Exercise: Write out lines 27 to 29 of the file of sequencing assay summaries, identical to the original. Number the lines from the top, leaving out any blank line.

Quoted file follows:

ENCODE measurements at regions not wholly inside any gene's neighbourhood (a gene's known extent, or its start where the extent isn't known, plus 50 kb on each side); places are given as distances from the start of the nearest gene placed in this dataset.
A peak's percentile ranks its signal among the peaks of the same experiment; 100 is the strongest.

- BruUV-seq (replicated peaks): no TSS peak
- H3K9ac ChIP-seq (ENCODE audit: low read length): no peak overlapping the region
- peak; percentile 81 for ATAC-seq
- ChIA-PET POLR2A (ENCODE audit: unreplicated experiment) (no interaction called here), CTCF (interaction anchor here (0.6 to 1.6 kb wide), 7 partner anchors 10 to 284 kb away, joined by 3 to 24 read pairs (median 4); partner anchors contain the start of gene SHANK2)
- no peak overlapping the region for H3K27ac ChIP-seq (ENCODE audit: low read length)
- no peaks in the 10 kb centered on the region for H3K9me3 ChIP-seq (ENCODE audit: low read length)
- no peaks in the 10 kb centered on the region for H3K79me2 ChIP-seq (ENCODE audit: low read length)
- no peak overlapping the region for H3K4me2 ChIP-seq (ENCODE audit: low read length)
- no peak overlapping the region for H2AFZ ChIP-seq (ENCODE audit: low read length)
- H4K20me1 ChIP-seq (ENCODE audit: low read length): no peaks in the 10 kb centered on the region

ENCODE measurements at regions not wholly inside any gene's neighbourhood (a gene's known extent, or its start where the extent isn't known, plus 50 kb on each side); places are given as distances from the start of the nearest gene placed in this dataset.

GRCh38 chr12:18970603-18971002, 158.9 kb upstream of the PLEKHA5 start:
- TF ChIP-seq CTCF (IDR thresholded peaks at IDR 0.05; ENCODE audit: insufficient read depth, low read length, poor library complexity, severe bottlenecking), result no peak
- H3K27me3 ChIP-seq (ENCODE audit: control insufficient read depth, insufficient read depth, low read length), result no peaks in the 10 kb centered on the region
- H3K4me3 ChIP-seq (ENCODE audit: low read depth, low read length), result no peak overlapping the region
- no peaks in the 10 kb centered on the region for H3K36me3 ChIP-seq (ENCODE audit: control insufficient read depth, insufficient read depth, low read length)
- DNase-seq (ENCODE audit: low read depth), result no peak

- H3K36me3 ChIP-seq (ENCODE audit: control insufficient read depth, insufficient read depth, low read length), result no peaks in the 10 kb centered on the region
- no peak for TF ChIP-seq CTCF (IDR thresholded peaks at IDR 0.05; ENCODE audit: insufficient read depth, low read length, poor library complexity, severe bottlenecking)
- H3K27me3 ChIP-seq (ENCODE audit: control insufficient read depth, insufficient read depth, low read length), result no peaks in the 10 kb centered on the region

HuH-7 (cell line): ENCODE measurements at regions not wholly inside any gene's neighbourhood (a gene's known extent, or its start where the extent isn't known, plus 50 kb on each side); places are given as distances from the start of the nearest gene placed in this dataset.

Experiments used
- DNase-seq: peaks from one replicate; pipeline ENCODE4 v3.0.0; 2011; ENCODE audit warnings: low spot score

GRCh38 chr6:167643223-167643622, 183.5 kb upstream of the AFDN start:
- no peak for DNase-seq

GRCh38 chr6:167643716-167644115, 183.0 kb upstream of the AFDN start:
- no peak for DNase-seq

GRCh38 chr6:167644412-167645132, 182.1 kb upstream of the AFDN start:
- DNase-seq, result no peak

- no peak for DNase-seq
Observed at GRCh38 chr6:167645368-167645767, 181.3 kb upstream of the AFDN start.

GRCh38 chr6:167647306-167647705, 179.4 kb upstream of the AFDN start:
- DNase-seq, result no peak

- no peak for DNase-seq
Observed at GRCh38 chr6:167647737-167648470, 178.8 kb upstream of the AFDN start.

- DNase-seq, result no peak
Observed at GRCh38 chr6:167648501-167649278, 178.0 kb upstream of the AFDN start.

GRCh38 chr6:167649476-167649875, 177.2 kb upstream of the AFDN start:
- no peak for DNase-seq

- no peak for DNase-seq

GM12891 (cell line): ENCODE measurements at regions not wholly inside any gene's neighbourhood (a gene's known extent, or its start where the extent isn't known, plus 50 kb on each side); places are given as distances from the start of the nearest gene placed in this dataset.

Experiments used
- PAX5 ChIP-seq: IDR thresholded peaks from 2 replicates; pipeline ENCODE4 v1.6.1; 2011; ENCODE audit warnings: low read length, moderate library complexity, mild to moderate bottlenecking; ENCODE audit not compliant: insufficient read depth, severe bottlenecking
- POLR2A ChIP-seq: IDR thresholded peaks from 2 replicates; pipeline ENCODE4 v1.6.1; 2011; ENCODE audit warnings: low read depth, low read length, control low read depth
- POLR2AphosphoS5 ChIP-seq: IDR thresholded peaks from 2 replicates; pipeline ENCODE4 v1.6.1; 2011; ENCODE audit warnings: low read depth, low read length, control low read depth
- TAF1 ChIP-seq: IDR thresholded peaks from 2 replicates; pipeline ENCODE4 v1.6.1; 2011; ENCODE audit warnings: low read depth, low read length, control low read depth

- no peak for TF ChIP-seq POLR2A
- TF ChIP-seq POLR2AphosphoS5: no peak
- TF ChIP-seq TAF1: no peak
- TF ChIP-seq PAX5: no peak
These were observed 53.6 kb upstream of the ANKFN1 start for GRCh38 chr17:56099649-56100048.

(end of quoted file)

- no peak for DNase-seq

GRCh38 chr6:167643716-167644115, 183.0 kb upstream of the AFDN start:
- no peak for DNase-seq